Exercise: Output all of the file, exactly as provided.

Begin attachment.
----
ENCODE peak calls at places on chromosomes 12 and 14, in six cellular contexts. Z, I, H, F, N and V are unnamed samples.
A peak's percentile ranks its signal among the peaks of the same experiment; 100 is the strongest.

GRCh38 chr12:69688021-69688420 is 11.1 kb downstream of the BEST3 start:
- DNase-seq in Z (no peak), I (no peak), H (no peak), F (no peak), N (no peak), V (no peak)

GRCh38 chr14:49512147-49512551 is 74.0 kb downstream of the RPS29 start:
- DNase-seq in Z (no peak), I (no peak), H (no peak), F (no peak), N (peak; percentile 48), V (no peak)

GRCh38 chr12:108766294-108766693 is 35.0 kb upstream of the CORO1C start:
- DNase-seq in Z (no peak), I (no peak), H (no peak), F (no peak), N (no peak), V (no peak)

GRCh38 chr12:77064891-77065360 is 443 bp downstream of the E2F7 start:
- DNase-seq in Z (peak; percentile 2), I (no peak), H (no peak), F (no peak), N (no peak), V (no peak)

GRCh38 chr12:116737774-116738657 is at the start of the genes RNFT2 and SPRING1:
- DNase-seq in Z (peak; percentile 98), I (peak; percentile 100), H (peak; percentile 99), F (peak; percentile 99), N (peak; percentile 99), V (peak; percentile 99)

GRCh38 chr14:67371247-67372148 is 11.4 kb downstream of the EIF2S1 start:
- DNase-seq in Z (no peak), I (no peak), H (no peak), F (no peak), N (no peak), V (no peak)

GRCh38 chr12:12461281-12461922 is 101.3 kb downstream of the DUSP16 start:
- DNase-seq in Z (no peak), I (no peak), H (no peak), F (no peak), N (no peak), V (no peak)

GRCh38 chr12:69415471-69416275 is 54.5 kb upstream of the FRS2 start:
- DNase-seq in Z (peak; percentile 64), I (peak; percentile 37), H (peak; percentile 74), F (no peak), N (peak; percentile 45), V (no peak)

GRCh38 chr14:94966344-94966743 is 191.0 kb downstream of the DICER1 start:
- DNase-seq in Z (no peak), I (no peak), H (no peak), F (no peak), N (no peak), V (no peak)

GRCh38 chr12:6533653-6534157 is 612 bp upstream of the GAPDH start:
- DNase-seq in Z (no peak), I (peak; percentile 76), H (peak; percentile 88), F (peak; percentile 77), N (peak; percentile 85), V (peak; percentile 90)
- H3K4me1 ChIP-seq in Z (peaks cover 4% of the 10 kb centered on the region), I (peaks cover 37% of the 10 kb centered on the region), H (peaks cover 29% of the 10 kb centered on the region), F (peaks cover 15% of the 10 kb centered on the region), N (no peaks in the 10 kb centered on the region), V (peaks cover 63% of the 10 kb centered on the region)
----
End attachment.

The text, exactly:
ENCODE peak calls at places on chromosomes 12 and 14, in six cellular contexts. Z, I, H, F, N and V are unnamed samples.
A peak's percentile ranks its signal among the peaks of the same experiment; 100 is the strongest.

GRCh38 chr12:69688021-69688420 is 11.1 kb downstream of the BEST3 start:
- DNase-seq in Z (no peak), I (no peak), H (no peak), F (no peak), N (no peak), V (no peak)

GRCh38 chr14:49512147-49512551 is 74.0 kb downstream of the RPS29 start:
- DNase-seq in Z (no peak), I (no peak), H (no peak), F (no peak), N (peak; percentile 48), V (no peak)

GRCh38 chr12:108766294-108766693 is 35.0 kb upstream of the CORO1C start:
- DNase-seq in Z (no peak), I (no peak), H (no peak), F (no peak), N (no peak), V (no peak)

GRCh38 chr12:77064891-77065360 is 443 bp downstream of the E2F7 start:
- DNase-seq in Z (peak; percentile 2), I (no peak), H (no peak), F (no peak), N (no peak), V (no peak)

GRCh38 chr12:116737774-116738657 is at the start of the genes RNFT2 and SPRING1:
- DNase-seq in Z (peak; percentile 98), I (peak; percentile 100), H (peak; percentile 99), F (peak; percentile 99), N (peak; percentile 99), V (peak; percentile 99)

GRCh38 chr14:67371247-67372148 is 11.4 kb downstream of the EIF2S1 start:
- DNase-seq in Z (no peak), I (no peak), H (no peak), F (no peak), N (no peak), V (no peak)

GRCh38 chr12:12461281-12461922 is 101.3 kb downstream of the DUSP16 start:
- DNase-seq in Z (no peak), I (no peak), H (no peak), F (no peak), N (no peak), V (no peak)

GRCh38 chr12:69415471-69416275 is 54.5 kb upstream of the FRS2 start:
- DNase-seq in Z (peak; percentile 64), I (peak; percentile 37), H (peak; percentile 74), F (no peak), N (peak; percentile 45), V (no peak)

GRCh38 chr14:94966344-94966743 is 191.0 kb downstream of the DICER1 start:
- DNase-seq in Z (no peak), I (no peak), H (no peak), F (no peak), N (no peak), V (no peak)

GRCh38 chr12:6533653-6534157 is 612 bp upstream of the GAPDH start:
- DNase-seq in Z (no peak), I (peak; percentile 76), H (peak; percentile 88), F (peak; percentile 77), N (peak; percentile 85), V (peak; percentile 90)
- H3K4me1 ChIP-seq in Z (peaks cover 4% of the 10 kb centered on the region), I (peaks cover 37% of the 10 kb centered on the region), H (peaks cover 29% of the 10 kb centered on the region), F (peaks cover 15% of the 10 kb centered on the region), N (no peaks in the 10 kb centered on the region), V (peaks cover 63% of the 10 kb centered on the region)